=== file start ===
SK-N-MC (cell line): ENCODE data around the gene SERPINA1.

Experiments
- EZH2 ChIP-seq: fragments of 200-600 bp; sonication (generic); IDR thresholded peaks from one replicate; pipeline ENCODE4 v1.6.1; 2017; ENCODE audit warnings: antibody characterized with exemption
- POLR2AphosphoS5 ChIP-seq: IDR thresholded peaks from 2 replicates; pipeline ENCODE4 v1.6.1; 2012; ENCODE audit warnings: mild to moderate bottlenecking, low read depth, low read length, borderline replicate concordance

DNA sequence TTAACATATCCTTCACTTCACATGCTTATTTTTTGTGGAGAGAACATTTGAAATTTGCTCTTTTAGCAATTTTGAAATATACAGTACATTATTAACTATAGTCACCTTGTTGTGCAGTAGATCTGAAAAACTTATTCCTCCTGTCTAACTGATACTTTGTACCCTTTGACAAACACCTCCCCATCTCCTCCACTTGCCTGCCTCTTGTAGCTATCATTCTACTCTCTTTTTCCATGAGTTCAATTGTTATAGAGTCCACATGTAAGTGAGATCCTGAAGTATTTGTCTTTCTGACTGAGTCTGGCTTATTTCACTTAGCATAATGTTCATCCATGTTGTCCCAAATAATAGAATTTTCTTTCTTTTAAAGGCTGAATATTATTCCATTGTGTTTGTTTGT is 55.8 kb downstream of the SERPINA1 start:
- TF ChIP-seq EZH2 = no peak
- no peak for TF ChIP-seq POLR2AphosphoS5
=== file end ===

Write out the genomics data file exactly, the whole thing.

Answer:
SK-N-MC (cell line): ENCODE data around the gene SERPINA1.

Experiments
- EZH2 ChIP-seq: fragments of 200-600 bp; sonication (generic); IDR thresholded peaks from one replicate; pipeline ENCODE4 v1.6.1; 2017; ENCODE audit warnings: antibody characterized with exemption
- POLR2AphosphoS5 ChIP-seq: IDR thresholded peaks from 2 replicates; pipeline ENCODE4 v1.6.1; 2012; ENCODE audit warnings: mild to moderate bottlenecking, low read depth, low read length, borderline replicate concordance

DNA sequence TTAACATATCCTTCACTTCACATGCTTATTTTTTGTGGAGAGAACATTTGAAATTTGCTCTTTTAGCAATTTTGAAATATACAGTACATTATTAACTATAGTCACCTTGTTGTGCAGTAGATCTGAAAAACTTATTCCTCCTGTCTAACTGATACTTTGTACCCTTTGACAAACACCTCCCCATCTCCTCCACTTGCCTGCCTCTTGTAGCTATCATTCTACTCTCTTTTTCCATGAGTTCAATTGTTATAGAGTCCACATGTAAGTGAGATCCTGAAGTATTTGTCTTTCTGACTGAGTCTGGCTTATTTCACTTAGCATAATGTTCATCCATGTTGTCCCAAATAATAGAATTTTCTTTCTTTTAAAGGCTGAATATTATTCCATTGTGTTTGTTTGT is 55.8 kb downstream of the SERPINA1 start:
- TF ChIP-seq EZH2 = no peak
- no peak for TF ChIP-seq POLR2AphosphoS5